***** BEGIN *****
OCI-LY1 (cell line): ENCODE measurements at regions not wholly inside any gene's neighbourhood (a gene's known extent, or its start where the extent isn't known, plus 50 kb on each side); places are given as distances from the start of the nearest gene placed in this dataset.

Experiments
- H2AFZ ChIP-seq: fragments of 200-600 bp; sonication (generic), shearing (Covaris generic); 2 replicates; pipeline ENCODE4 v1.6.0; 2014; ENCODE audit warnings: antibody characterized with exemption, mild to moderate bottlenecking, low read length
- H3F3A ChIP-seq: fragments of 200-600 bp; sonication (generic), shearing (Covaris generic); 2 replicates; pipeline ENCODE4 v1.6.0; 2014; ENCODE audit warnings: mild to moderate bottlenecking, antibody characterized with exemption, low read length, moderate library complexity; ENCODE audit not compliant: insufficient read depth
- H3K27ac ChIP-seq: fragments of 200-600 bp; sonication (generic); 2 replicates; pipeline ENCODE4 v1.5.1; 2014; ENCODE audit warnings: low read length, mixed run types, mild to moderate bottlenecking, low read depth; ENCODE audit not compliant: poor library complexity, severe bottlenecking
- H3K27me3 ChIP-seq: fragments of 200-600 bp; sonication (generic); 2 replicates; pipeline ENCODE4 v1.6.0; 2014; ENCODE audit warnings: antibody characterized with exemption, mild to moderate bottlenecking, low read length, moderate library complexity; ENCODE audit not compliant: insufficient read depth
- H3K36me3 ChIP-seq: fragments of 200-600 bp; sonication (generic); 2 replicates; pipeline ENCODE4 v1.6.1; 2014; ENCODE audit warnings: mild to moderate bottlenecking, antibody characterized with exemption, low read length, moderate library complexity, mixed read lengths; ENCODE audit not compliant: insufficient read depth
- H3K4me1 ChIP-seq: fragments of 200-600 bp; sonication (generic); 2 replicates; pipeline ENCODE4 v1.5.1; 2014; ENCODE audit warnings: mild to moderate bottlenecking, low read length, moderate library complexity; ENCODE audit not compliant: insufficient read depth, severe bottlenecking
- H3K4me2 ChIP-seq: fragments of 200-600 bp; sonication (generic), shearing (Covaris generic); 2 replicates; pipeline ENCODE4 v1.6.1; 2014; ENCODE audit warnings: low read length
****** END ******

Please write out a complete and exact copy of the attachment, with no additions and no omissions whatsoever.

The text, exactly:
OCI-LY1 (cell line): ENCODE measurements at regions not wholly inside any gene's neighbourhood (a gene's known extent, or its start where the extent isn't known, plus 50 kb on each side); places are given as distances from the start of the nearest gene placed in this dataset.

Experiments
- H2AFZ ChIP-seq: fragments of 200-600 bp; sonication (generic), shearing (Covaris generic); 2 replicates; pipeline ENCODE4 v1.6.0; 2014; ENCODE audit warnings: antibody characterized with exemption, mild to moderate bottlenecking, low read length
- H3F3A ChIP-seq: fragments of 200-600 bp; sonication (generic), shearing (Covaris generic); 2 replicates; pipeline ENCODE4 v1.6.0; 2014; ENCODE audit warnings: mild to moderate bottlenecking, antibody characterized with exemption, low read length, moderate library complexity; ENCODE audit not compliant: insufficient read depth
- H3K27ac ChIP-seq: fragments of 200-600 bp; sonication (generic); 2 replicates; pipeline ENCODE4 v1.5.1; 2014; ENCODE audit warnings: low read length, mixed run types, mild to moderate bottlenecking, low read depth; ENCODE audit not compliant: poor library complexity, severe bottlenecking
- H3K27me3 ChIP-seq: fragments of 200-600 bp; sonication (generic); 2 replicates; pipeline ENCODE4 v1.6.0; 2014; ENCODE audit warnings: antibody characterized with exemption, mild to moderate bottlenecking, low read length, moderate library complexity; ENCODE audit not compliant: insufficient read depth
- H3K36me3 ChIP-seq: fragments of 200-600 bp; sonication (generic); 2 replicates; pipeline ENCODE4 v1.6.1; 2014; ENCODE audit warnings: mild to moderate bottlenecking, antibody characterized with exemption, low read length, moderate library complexity, mixed read lengths; ENCODE audit not compliant: insufficient read depth
- H3K4me1 ChIP-seq: fragments of 200-600 bp; sonication (generic); 2 replicates; pipeline ENCODE4 v1.5.1; 2014; ENCODE audit warnings: mild to moderate bottlenecking, low read length, moderate library complexity; ENCODE audit not compliant: insufficient read depth, severe bottlenecking
- H3K4me2 ChIP-seq: fragments of 200-600 bp; sonication (generic), shearing (Covaris generic); 2 replicates; pipeline ENCODE4 v1.6.1; 2014; ENCODE audit warnings: low read length